Today, architects are challenged to meet compressed project schedules with tight budgets. Depending on your perspective, they are either fortunate or a bit cursed by the number of software products available to them as they face these challenges. With continual advances in technology, it can be intimidating to keep up with the latest developments and navigate what’s best for you and your team. How can architects adopt new workflows and meet those challenges — all without sacrificing their creative processes?
One of the most straightforward ways to improve your design process change is to incorporate 3D modeling. 3D modeling facilitates a streamlined design process while allowing designers to express their creative visions, rather than solely producing documentation. Because 3D workflows utilize intelligent, parametric objects, as well as expressive free-form modeling, they can be used for design exploration, as well as documentation.
Make the Most of 3D Modeling
Most of the 3D architectural models will consist of either solids, NURBS surfaces, NURBS curves, meshes, subdivision surfaces, and more. Not only is it important to support these different types of 3D, but its equally as important to have the ability to create one form of 3D model from another. This supports the design process and helps architects explore one form against the other to study different design schemes.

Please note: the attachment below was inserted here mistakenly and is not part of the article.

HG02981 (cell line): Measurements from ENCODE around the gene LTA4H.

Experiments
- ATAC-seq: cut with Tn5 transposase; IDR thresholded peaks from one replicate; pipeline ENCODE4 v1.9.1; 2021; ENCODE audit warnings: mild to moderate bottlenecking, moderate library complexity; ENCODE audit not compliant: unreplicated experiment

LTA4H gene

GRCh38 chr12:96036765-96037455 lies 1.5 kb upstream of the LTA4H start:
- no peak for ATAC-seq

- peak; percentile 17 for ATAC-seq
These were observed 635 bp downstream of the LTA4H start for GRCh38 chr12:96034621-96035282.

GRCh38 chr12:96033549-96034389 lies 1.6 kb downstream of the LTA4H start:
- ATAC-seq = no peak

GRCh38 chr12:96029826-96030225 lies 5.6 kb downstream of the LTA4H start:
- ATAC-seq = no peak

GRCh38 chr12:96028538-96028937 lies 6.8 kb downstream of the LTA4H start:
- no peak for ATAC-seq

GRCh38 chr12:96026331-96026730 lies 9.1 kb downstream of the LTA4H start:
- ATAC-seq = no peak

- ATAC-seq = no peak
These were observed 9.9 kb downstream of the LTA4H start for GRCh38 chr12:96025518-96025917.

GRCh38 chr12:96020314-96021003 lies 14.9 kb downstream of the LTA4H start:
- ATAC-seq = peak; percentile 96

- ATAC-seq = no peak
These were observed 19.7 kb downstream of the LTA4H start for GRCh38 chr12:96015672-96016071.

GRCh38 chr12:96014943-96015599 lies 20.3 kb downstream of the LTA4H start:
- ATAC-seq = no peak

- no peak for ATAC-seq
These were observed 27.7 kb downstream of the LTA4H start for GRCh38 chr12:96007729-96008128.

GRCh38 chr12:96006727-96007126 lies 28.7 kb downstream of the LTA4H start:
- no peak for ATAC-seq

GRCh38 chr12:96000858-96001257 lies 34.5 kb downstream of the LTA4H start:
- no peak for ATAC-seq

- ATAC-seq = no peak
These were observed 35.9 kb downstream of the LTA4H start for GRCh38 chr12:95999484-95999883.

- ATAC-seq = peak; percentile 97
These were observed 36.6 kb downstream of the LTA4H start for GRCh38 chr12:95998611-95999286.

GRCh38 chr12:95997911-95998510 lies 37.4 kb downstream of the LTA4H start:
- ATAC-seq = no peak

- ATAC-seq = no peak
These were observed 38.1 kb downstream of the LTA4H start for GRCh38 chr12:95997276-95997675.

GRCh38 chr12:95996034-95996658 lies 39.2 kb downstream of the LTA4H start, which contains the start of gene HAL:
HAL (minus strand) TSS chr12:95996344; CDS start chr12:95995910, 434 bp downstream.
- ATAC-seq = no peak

Unfortunately, many design and modeling software don’t offer all the different types of 3D objects that are required to efficiently represent an architectural project. To get the biggest return from your design software investment, it’s best to look for a program, like Vectorworks Architect, that provides a comprehensive solution by allowing all of these types in one single platform.
In Vectorworks, solids are accurately represented by the B-rep or boundary representation. Modifications on solids can be performed to create shells, edge fillets/chamfers, sections, additions, subtractions, and intersections, among others.